From the limited sample we have, Thomas seems like a natural hands-catcher who can track the ball over his shoulder. He also adjusts well to balls that are over/underthrown, sometimes reaching back to snag a ball with one hand that was thrown behind him. While on an even playing-field with everyone else at the Combine, Thomas was thrown a ball that was clearly behind him in the gauntlet, where he reached out with one hand, pulled it into his body and turned upfield all in one motion. It was a confirmation of the great hands he’s shown on the limited tape we have available. He’s not going to be someone you just throw a jump-ball to in the end zone, as he’s simply not that player.
After the Catch: 2.0 out of 5 stars
His vision is lacking. There was a play where he had about 10 yards in between him and the sideline with a safety coming from the middle of the field to make the tackle. Rather than taking the optimal angle towards the sideline and extending his space, he simply stayed in a straight line and was tackled short of the end zone. This seemed like an easy situation to show your awareness on the field, but he failed to realize it. He’s willing to throw a stiff arm in a defender’s face, but if he can’t see where the opening is to break a long play, it won’t matter. His strong lower body does make it difficult for smaller defensive backs to wrap up and bring down, but it won’t be often he sees them in coverage.
Blocking: 3.0 out of 5 stars
There’s impact when he throws his body into defender. He needs to build a stronger base when blocking, as he’ll often jump or lean into the defender. When he does that, they can slide or spin off his block relatively easily. When he firms up his base in pass-blocking, he does a great job. Blocking should really be a strength of his once he learns better technique, as he understands how to use his weight. There’s a solid foundation here, but like most other things in his game, it needs refining.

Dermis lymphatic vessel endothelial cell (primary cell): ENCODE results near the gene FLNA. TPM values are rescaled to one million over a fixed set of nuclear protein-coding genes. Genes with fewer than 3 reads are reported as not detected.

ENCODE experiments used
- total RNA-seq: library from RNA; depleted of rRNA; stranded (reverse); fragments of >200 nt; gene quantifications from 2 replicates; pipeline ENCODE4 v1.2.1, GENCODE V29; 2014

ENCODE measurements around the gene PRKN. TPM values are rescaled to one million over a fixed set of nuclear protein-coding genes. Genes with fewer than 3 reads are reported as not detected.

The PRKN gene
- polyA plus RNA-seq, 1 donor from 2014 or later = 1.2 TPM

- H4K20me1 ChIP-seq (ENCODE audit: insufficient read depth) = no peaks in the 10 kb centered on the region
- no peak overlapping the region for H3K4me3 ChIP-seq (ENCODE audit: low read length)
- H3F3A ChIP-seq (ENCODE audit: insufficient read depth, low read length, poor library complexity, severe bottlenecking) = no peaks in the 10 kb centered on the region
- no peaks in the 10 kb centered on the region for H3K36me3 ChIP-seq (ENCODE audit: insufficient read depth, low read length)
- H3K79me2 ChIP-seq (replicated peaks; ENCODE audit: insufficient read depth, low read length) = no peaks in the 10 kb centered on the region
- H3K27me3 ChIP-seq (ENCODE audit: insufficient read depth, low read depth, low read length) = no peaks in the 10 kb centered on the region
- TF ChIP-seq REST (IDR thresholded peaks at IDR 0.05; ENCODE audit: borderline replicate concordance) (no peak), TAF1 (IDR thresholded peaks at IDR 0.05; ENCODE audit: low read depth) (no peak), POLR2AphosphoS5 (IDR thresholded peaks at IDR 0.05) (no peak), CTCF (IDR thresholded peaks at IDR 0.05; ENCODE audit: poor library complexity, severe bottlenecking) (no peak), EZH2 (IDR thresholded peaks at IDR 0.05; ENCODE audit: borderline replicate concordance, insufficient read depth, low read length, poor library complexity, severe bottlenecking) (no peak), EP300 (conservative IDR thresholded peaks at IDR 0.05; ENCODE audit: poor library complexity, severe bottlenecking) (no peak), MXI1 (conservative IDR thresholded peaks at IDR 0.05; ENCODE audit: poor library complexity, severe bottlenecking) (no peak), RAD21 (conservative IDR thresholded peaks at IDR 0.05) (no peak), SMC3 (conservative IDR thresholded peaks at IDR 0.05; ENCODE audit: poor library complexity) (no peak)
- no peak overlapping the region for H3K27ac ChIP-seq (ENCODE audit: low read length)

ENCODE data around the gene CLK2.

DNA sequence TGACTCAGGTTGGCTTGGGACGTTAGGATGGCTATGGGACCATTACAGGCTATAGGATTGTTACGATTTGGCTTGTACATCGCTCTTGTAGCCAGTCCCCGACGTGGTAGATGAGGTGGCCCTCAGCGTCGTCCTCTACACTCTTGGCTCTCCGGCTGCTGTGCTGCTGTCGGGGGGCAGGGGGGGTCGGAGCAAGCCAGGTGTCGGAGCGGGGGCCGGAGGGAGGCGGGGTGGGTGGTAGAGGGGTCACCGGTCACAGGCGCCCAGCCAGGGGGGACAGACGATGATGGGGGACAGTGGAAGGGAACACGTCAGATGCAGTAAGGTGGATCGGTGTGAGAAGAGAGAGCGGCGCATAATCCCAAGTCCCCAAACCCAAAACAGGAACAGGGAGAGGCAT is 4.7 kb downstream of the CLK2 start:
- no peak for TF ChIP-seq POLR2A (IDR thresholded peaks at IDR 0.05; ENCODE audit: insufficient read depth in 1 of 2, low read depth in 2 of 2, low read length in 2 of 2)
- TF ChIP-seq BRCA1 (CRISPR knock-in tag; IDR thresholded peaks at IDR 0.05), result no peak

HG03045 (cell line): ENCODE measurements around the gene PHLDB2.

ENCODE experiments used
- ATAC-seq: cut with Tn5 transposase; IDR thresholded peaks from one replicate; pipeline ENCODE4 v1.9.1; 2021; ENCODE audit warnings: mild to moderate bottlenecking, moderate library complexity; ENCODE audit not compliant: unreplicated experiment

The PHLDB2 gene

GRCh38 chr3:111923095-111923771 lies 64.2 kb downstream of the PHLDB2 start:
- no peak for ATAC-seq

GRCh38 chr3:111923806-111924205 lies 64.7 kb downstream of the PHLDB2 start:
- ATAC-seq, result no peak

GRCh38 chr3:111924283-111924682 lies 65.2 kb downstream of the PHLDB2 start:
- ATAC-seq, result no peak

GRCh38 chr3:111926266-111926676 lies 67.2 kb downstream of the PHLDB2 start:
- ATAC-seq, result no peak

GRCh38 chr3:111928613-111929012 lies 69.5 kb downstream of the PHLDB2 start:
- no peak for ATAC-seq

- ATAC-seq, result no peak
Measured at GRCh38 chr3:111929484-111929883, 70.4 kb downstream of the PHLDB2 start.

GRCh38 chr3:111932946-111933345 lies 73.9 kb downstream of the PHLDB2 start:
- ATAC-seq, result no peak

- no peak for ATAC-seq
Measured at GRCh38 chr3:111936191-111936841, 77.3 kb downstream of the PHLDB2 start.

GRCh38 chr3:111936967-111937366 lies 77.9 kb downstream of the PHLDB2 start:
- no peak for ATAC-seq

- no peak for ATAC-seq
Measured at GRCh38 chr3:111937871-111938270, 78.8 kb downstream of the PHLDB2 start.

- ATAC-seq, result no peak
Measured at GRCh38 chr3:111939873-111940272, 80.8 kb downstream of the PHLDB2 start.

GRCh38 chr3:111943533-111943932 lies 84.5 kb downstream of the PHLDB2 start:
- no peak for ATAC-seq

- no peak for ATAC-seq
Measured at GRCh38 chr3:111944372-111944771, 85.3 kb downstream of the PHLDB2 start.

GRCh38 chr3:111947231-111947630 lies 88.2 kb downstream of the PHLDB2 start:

Potential Landing Spot
There’s plenty of teams who can use depth at tight end, so it’s tough to narrow down one spot in particular. So instead of saying where he’s likely headed, I’ll go with a team that I’d like to see him land with. The Redskins are a team that’s featured the tight end position under Jay Gruden, and their depth chart may not be as deep as it once was. Not only did they lose Niles Paul, but Vernon Davis is nearing the end of his career, while Jordan Reed simply tries to get on the field. The current depth would allow him to take reps as a backup with an eventual role as a starter in a tight end-friendly offense.
When talking about someone as raw as Thomas, it’s hard to compare him to a player that most people are familiar with. Instead, I’ll go with the player he may be able to become, and that’s Ben Watson. Both are build extremely solid in their lower half, possess above average speed for players of their weight (though Watson was even faster), and both are naturally athletic, though they aren’t the biggest red zone threats. It took some time for Watson to find his place in the league and I’d expect something similar for Thomas.